There is a Margaret Atwood Society, a Margaret Atwood Newsletter, and an ever-increasing number of scholars studying and teaching her work in women's studies courses and in North American literature courses worldwide. Atwood has alternated prose writing that differs from poetry due to lack of rhyme and closeness to everyday speech and poetry throughout her career, often publishing a book of each in the same or consecutive years.
While in a general sense the poems represent "private" myth and "personal" expression and the novels represent a more public and "social" expression, there is, as these dates suggest, continual interweaving and cross-connection between her prose and her poetry. The short story collections, Dancing Girls , Bluebeard's Egg , and especially the short stories in the remarkable collection Murder in the Dark bridge the gap between her poetry and her prose.
Atwood writes in an exact, vivid, and witty, style in both prose and poetry. Her writing is often unsparing in its gaze at pain and unfairness: Atwood's novels are sarcastic jabs at society as well as identity quests. Her typical heroine is a modern urban woman, often a writer or artist, always with some social-professional commitment. The heroine fights for self and survival in a society where men are the all-too-friendly enemy, but where women are often participants in their own entrapment.
Atwood is also a talented photographer and watercolorist. Her paintings are clearly descriptive of her prose and poetry and she did, on occasion, design her own book covers.
Her collages and cover for The Journals of Susanna Moodie bring together the visual and the written word. Atwood is known as a very accessible writer.
One of her projects, the official Margaret Atwood Website, is edited by Atwood herself and updated frequently. The Internet resource is an extensive, comprehensive guide to the literary life of the author. It also reveals a peek into Atwood's personality with the links to her favorite charities, such as the Artists Against Racism site, or humorous blurbs she posts when the whim hits.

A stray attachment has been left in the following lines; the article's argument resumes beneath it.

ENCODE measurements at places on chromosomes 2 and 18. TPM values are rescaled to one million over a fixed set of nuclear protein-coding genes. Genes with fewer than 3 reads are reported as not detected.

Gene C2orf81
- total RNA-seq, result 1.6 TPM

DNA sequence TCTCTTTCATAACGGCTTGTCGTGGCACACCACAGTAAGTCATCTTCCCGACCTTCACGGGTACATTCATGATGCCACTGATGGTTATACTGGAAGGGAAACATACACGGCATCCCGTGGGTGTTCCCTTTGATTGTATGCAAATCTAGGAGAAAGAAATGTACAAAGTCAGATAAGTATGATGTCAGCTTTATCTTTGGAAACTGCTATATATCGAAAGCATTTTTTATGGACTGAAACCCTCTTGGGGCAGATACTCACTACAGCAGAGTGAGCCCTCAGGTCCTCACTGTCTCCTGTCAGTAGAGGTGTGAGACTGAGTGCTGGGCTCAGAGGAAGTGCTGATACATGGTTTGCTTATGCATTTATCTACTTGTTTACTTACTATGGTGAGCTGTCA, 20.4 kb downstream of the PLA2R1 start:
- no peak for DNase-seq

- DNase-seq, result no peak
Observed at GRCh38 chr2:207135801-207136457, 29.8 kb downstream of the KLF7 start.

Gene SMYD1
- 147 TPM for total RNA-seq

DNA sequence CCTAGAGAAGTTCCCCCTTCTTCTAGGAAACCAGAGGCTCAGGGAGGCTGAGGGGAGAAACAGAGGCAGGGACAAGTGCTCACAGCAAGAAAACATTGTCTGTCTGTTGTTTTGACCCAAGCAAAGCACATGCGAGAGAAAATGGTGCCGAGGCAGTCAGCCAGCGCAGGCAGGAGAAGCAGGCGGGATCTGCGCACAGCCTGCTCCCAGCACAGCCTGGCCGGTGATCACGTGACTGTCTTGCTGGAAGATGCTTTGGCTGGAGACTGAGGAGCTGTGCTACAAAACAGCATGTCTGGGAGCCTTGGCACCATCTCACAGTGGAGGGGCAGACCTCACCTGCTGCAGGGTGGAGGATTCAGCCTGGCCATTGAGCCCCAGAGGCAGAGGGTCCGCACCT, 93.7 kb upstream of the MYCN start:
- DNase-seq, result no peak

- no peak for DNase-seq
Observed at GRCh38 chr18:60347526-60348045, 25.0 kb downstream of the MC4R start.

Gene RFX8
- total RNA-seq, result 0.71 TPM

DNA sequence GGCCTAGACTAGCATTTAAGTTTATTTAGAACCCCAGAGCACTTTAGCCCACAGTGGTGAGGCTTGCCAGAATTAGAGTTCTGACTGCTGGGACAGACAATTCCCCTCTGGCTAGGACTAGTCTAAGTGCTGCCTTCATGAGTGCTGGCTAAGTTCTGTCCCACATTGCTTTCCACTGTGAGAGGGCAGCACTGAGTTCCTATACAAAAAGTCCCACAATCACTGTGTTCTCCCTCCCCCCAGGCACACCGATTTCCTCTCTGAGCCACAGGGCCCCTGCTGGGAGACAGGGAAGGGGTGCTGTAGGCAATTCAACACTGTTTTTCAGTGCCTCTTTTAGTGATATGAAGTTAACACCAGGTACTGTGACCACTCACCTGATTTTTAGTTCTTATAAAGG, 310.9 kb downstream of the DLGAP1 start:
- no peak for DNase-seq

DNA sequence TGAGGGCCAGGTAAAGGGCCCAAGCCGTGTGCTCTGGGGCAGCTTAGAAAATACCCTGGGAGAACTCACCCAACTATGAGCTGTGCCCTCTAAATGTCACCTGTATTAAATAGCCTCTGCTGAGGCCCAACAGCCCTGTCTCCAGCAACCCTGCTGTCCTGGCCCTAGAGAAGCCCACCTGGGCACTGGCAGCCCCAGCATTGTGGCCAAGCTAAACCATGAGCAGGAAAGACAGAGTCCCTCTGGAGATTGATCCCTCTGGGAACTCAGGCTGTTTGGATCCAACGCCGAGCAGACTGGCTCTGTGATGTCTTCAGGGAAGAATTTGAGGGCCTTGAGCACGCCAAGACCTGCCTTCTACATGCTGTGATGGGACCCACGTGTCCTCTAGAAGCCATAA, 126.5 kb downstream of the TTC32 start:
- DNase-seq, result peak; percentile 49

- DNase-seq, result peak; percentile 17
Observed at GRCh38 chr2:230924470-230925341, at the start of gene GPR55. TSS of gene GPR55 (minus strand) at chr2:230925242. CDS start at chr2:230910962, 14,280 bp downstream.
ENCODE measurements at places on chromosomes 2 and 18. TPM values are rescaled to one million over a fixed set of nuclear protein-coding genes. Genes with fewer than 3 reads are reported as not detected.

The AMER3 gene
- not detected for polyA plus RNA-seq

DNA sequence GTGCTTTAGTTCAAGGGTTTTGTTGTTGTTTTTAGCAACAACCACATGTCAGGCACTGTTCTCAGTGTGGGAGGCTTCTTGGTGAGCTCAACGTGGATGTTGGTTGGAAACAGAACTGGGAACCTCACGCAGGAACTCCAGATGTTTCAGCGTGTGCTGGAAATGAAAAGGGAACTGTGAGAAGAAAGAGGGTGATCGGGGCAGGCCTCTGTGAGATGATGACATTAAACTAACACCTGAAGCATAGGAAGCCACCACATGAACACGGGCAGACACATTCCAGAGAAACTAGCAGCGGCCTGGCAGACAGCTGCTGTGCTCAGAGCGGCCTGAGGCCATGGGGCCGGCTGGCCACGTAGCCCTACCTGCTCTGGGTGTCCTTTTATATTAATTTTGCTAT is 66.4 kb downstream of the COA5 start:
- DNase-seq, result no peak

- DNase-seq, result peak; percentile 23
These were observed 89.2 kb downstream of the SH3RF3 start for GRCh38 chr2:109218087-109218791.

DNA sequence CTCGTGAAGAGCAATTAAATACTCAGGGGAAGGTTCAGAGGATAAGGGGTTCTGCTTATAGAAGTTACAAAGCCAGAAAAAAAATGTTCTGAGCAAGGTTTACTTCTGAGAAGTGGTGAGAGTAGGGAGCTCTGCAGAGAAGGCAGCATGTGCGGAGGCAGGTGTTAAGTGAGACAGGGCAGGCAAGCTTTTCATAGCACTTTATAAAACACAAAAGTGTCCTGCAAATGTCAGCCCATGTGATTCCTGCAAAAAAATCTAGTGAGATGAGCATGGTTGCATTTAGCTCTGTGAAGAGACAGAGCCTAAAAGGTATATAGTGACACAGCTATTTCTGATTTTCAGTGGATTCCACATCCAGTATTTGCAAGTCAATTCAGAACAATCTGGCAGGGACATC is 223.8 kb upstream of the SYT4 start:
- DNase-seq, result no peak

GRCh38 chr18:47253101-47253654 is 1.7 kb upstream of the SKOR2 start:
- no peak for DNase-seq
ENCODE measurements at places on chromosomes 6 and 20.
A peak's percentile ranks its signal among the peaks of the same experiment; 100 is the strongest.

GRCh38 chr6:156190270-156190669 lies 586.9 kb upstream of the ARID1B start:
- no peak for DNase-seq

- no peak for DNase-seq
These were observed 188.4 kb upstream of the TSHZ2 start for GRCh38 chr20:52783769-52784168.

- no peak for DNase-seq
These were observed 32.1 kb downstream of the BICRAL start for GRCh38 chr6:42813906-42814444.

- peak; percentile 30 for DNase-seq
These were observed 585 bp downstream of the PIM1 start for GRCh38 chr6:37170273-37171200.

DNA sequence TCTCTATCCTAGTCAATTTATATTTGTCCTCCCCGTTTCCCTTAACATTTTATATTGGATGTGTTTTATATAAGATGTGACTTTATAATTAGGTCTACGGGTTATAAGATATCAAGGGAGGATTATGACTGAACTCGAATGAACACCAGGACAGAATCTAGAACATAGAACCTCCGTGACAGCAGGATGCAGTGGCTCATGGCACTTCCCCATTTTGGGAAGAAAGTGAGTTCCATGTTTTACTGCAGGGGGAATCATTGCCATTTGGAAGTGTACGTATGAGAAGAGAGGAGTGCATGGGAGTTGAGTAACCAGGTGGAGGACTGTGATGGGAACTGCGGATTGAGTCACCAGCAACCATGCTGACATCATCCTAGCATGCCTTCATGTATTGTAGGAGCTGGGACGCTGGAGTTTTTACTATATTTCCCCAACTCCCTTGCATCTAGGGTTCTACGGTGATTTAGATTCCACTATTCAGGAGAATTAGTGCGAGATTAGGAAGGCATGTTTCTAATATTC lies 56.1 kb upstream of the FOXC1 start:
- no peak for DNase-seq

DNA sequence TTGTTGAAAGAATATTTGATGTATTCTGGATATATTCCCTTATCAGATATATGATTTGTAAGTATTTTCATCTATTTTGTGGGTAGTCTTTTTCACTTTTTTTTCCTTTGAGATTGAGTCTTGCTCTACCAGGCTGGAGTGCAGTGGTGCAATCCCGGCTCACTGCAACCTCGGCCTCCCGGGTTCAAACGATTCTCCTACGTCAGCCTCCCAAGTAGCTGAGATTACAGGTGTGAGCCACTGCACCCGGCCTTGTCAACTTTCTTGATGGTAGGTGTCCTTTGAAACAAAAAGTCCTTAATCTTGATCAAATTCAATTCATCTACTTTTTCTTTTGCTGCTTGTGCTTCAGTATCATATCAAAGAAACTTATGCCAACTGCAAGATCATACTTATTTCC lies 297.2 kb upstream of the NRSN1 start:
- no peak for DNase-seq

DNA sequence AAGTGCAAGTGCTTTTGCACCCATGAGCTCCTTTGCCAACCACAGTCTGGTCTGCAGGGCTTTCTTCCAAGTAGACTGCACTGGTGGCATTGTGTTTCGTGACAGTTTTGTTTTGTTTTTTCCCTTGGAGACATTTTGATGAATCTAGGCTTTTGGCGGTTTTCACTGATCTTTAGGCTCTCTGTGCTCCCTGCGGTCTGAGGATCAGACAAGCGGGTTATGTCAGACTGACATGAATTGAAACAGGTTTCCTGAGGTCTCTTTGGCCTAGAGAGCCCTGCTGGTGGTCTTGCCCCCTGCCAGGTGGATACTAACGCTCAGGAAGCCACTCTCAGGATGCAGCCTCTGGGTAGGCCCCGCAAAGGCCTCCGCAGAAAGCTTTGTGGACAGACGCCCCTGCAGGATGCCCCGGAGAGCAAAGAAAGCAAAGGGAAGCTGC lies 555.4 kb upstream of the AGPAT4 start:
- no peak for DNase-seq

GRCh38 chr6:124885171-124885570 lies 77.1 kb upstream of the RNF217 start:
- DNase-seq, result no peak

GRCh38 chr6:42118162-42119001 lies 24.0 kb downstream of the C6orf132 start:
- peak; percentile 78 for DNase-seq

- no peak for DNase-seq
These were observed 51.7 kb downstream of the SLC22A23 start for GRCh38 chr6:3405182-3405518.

As well, the site provides dates of lectures and appearances, updates of current writing projects, and reviews she has written.
But remember that the world of The Handmaid's Tale is far from normal. This is a tricky one—even though narrator speaks plainly and bluntly throughout the book, much of the time her words seem to cloak or obscure what really happened.
An Analysis of the Writing Style of Margaret Atwood, a Canadian Author PAGES 7. WORDS 2, View Full Essay. More essays like this: margaret atwood writing style, it is dangerous to read newspaper, bodyli harm, the handmaid s tale. Not sure what I'd do without @Kibin Essay Writing Blog;.
Writing Life How I Write: Margaret Atwood. The acclaimed Canadian novelist Margaret Atwood talks with Noah Charney about her writing routine, how she invented an electronic pen, and her stint as . The spare, detached style is precisely the point, and as fitting for Elaine as it is for Offred. The simplicity is the key to Atwood’s writing: it has ensured her wide readership, and is .
This Study Guide consists of approximately 46 pages of chapter summaries, quotes, character analysis, themes, and more - everything you need to sharpen your knowledge of The Handmaid's Tale. Essay on A Critical Analysis of Margaret Atwood's Writing Style Words 4 Pages An Analysis of Margaret Atwood Winner of the ‘Governor General’ award and the ‘Book Prize’ is author and poet Margaret Atwood.